Monthly Archives: March 2014

Charlie’s Story Improvement

ImageCharlie here, I’m Dana’s other dog. Recently while he was away on a trip I pawed through one of his novels and had to shake my head. Not the ear flapping shake I give it when I wake from a nap, but a slower one. There isn’t a single mention of a dog in the story. After living for years with Hunter and me you’d think he’d know how much better a dog can make a story.

Here’s a short passage from one of his stories. Afterward I’ll show how much better it could be if he’d put a faithful four-legged companion in the story.

A movement outside the glass doors leading out to the pool caught Kyle’s eye. He stared, but didn’t see anything. Was he seeing things because he’d had a long day?

When he flipped the switch for the lights out back, blackness greeted him. Had the circuit breaker popped? A kid in the neighborhood might’ve sneaked over to use the pool and unscrewed the bulbs. That had happened once before.

He swung the door open and stepped out. Before he was fully through the door, he sensed more than saw movement coming at his head from the side. His Kung Fu trained reflexes took over. He leaned back, letting the punch fly past him, and latched onto the attacker’s arm.

He lurched forward, twisted, used the arm as a lever, and propelled the guy to his knees.

He kicked the extended arm hard enough to cause pain but not break it. If it was the neighbor kid, he only wanted to teach him a lesson, not cripple him.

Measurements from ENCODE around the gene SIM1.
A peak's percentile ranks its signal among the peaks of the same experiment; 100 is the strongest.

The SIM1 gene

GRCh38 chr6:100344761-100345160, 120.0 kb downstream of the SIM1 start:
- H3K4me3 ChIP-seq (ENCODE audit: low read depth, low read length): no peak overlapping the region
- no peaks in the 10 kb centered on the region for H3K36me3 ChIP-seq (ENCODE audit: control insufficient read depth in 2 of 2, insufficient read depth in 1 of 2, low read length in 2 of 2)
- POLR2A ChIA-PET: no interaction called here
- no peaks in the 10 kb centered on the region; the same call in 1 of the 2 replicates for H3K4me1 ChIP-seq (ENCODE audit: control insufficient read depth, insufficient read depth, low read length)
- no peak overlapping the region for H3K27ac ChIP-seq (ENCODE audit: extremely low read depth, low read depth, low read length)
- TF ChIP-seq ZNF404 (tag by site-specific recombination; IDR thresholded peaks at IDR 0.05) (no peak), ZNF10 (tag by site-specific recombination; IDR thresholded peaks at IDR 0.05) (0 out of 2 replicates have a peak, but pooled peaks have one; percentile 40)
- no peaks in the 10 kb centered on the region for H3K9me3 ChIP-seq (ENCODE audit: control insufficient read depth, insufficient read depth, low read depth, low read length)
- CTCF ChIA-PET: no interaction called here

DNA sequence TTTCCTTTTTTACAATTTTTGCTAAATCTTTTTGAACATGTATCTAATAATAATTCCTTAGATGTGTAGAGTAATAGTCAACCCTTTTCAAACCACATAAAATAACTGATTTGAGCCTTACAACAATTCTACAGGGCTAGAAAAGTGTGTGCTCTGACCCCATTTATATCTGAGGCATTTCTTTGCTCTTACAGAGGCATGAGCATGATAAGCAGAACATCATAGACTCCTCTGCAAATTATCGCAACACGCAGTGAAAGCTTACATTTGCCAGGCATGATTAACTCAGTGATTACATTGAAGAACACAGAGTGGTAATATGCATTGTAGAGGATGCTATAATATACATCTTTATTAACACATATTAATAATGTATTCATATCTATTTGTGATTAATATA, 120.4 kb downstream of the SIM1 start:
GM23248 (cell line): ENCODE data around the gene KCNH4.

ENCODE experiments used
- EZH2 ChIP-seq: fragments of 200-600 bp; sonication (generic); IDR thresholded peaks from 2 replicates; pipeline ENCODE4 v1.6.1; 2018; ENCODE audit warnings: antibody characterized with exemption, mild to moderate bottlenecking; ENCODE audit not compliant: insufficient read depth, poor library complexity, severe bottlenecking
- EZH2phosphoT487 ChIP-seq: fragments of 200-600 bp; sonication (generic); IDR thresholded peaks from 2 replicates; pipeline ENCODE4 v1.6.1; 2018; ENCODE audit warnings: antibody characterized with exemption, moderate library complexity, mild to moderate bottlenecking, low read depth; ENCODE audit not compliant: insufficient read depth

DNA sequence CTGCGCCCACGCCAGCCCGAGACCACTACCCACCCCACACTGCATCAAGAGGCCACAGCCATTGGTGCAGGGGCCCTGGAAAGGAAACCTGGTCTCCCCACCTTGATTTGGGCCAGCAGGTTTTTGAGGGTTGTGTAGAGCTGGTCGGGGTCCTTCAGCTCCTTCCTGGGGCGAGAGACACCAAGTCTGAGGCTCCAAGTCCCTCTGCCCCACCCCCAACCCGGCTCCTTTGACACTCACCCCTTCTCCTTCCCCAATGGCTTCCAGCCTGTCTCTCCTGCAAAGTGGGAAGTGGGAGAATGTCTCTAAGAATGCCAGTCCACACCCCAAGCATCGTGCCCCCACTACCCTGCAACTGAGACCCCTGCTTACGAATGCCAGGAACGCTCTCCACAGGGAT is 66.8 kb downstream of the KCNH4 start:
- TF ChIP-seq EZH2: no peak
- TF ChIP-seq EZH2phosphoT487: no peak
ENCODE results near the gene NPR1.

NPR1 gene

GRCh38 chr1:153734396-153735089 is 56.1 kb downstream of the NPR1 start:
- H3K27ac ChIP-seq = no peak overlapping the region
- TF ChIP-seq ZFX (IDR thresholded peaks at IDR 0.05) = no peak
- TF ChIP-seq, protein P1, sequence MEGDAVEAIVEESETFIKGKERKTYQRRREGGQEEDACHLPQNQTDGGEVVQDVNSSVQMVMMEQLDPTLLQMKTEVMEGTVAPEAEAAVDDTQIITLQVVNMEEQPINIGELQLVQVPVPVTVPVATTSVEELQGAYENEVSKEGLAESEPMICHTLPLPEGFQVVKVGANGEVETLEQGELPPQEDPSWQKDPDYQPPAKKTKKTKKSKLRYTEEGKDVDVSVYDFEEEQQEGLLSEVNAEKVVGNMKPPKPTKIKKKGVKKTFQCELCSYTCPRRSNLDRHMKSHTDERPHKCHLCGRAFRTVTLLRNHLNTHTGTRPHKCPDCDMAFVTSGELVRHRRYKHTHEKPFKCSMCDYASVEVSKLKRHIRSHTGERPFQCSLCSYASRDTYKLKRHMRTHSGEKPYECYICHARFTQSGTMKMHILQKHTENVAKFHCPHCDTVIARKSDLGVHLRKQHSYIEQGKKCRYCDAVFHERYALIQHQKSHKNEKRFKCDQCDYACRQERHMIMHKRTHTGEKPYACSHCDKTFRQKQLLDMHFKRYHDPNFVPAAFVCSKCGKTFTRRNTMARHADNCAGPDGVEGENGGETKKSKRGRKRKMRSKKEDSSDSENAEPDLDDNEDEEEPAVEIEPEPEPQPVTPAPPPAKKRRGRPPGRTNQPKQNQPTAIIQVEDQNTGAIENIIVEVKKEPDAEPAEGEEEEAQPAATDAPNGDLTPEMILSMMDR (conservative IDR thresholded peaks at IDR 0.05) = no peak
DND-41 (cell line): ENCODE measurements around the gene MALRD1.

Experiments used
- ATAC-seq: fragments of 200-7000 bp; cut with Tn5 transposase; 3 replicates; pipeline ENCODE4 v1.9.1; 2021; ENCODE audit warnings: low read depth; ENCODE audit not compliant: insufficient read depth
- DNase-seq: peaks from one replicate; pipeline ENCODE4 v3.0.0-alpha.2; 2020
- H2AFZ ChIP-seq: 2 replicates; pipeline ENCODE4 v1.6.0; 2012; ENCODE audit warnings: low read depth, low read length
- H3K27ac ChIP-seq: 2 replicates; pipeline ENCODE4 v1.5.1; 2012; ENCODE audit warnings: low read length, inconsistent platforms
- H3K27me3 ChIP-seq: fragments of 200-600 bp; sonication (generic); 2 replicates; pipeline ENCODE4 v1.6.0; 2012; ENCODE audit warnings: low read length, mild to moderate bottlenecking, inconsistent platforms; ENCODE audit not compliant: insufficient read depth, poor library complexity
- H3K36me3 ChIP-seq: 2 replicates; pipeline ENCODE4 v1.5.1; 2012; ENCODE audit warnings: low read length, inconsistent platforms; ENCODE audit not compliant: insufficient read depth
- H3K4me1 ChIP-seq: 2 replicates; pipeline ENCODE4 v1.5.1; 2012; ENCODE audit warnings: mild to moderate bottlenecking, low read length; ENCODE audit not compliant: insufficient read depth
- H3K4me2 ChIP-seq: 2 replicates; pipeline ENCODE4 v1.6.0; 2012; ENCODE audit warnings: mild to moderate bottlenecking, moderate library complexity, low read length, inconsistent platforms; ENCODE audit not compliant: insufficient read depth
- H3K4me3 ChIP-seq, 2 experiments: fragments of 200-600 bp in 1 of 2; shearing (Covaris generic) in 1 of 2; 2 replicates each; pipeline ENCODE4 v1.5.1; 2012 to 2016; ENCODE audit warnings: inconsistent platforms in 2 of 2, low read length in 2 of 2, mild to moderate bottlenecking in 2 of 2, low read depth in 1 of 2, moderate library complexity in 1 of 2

The arm belonged to a black-clad man who wore a ski mask. The guy cried out.

Clothing rustled behind Kyle. He spun and landed a heel kick into another masked guy’s stomach.

Attacker Two let out an “Oomph” but grabbed Kyle’s leg.

Kyle launched a palm strike at the man’s throat. Before he connected, Attacker Two touched his leg with a device.

There was a flash of blue light and pain raced through his body. Kyle yelled and crashed to the patio, twitching with seizure-like spasms. His limbs seemed to have a mind of their own.

As if from a distant place, he heard Attacker Two asking One if he was okay.

“Fucker might’ve broken my arm.” Attacker Two grabbed Kyle’s ankles and dragged him towards the pool.

Kyle’s shirt rolled up. The concrete tore into his skin. He squeezed his eyes shut against the pain. The majority of his twitching had subsided, but he was powerless to squirm away. He lay quivering at the pools edge.

Assailant Two leaned down. “Stay away from Stacy Herren. If we find out you’ve talked or met with her, your next warning won’t be as gentle.” His gravelly voice suggested he was a heavy smoker.

He rolled Kyle into the pool.

Now see how much better this scene would be if he’d included a one-hundred-plus-pounder like me.

Charlie began to growl before movement outside the glass doors leading out to the pool caught Kyle’s eye. He stared, but didn’t see anything. Was he seeing things because he’d had a long day? No. Charlie didn’t get riled easily.

When he flipped the switch for the lights out back, blackness greeted him. Had the circuit breaker popped? A kid in the neighborhood might’ve sneaked over to use the pool and unscrewed the bulbs. That had happened once before and Charlie had chased him off.

He swung the door open and before he could step out, Charlie bolted barking with that deep bark that would scare off the jackals from hell.

“Ahh,” a man yelled out.

Charlie had clamped in his teeth the hand of a figure clad in black. Faithful loyal Charlie gave the hand a vigorous shake.

“Get him off me! Get him off me!”

Charlie must’ve smelled someone else as he let go and turned to sink his teeth into the wrist of another man. An object fell from his hand and clattered on the patio.

Kyle picked it up and touched it to neck of the first guy Charlie had taken out.

A flash of blue light lit up the night accompanied by a buzzing noise before the guy fell to the ground and lay quivering.